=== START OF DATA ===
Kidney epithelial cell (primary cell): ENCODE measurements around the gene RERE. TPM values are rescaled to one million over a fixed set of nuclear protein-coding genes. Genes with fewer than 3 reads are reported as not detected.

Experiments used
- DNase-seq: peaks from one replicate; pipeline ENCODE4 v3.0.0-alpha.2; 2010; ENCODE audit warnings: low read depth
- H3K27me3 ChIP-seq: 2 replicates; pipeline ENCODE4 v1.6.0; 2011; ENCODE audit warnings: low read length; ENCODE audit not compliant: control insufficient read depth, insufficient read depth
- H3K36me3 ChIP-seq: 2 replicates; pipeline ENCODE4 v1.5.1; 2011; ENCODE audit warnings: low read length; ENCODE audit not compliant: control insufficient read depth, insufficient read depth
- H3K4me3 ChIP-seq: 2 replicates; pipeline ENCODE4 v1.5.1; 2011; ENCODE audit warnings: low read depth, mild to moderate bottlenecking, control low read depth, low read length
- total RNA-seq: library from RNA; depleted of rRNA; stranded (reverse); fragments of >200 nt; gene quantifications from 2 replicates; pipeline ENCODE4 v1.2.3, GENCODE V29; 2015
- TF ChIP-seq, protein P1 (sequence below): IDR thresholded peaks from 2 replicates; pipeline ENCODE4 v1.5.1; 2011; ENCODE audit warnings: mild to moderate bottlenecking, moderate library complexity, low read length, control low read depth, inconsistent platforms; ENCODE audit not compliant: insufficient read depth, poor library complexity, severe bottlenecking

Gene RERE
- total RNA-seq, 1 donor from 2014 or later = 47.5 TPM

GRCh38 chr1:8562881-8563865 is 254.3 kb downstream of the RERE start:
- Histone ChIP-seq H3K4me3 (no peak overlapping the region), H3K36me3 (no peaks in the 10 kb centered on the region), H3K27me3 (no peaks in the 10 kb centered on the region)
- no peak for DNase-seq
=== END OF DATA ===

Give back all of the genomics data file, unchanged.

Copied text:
Kidney epithelial cell (primary cell): ENCODE measurements around the gene RERE. TPM values are rescaled to one million over a fixed set of nuclear protein-coding genes. Genes with fewer than 3 reads are reported as not detected.

Experiments used
- DNase-seq: peaks from one replicate; pipeline ENCODE4 v3.0.0-alpha.2; 2010; ENCODE audit warnings: low read depth
- H3K27me3 ChIP-seq: 2 replicates; pipeline ENCODE4 v1.6.0; 2011; ENCODE audit warnings: low read length; ENCODE audit not compliant: control insufficient read depth, insufficient read depth
- H3K36me3 ChIP-seq: 2 replicates; pipeline ENCODE4 v1.5.1; 2011; ENCODE audit warnings: low read length; ENCODE audit not compliant: control insufficient read depth, insufficient read depth
- H3K4me3 ChIP-seq: 2 replicates; pipeline ENCODE4 v1.5.1; 2011; ENCODE audit warnings: low read depth, mild to moderate bottlenecking, control low read depth, low read length
- total RNA-seq: library from RNA; depleted of rRNA; stranded (reverse); fragments of >200 nt; gene quantifications from 2 replicates; pipeline ENCODE4 v1.2.3, GENCODE V29; 2015
- TF ChIP-seq, protein P1 (sequence below): IDR thresholded peaks from 2 replicates; pipeline ENCODE4 v1.5.1; 2011; ENCODE audit warnings: mild to moderate bottlenecking, moderate library complexity, low read length, control low read depth, inconsistent platforms; ENCODE audit not compliant: insufficient read depth, poor library complexity, severe bottlenecking

Gene RERE
- total RNA-seq, 1 donor from 2014 or later = 47.5 TPM

GRCh38 chr1:8562881-8563865 is 254.3 kb downstream of the RERE start:
- Histone ChIP-seq H3K4me3 (no peak overlapping the region), H3K36me3 (no peaks in the 10 kb centered on the region), H3K27me3 (no peaks in the 10 kb centered on the region)
- no peak for DNase-seq